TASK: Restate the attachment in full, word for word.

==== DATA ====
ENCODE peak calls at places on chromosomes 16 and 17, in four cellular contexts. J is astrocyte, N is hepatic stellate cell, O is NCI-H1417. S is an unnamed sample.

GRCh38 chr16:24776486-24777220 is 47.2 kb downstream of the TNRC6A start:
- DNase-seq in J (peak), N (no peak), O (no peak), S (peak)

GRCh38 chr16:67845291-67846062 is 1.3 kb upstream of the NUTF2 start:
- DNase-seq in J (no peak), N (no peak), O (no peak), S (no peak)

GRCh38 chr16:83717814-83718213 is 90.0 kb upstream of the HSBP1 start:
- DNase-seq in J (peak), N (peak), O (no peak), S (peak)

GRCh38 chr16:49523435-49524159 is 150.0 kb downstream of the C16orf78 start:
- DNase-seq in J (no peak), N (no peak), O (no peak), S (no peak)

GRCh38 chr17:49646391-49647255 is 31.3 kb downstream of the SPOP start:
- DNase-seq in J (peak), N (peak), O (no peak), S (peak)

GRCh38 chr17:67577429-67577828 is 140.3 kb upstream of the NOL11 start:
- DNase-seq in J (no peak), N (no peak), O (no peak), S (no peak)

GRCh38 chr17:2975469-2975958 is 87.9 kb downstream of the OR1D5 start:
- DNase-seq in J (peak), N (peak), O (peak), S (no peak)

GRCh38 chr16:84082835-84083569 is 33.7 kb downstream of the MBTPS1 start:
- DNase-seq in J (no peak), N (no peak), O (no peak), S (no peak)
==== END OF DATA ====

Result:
ENCODE peak calls at places on chromosomes 16 and 17, in four cellular contexts. J is astrocyte, N is hepatic stellate cell, O is NCI-H1417. S is an unnamed sample.

GRCh38 chr16:24776486-24777220 is 47.2 kb downstream of the TNRC6A start:
- DNase-seq in J (peak), N (no peak), O (no peak), S (peak)

GRCh38 chr16:67845291-67846062 is 1.3 kb upstream of the NUTF2 start:
- DNase-seq in J (no peak), N (no peak), O (no peak), S (no peak)

GRCh38 chr16:83717814-83718213 is 90.0 kb upstream of the HSBP1 start:
- DNase-seq in J (peak), N (peak), O (no peak), S (peak)

GRCh38 chr16:49523435-49524159 is 150.0 kb downstream of the C16orf78 start:
- DNase-seq in J (no peak), N (no peak), O (no peak), S (no peak)

GRCh38 chr17:49646391-49647255 is 31.3 kb downstream of the SPOP start:
- DNase-seq in J (peak), N (peak), O (no peak), S (peak)

GRCh38 chr17:67577429-67577828 is 140.3 kb upstream of the NOL11 start:
- DNase-seq in J (no peak), N (no peak), O (no peak), S (no peak)

GRCh38 chr17:2975469-2975958 is 87.9 kb downstream of the OR1D5 start:
- DNase-seq in J (peak), N (peak), O (peak), S (no peak)

GRCh38 chr16:84082835-84083569 is 33.7 kb downstream of the MBTPS1 start:
- DNase-seq in J (no peak), N (no peak), O (no peak), S (no peak)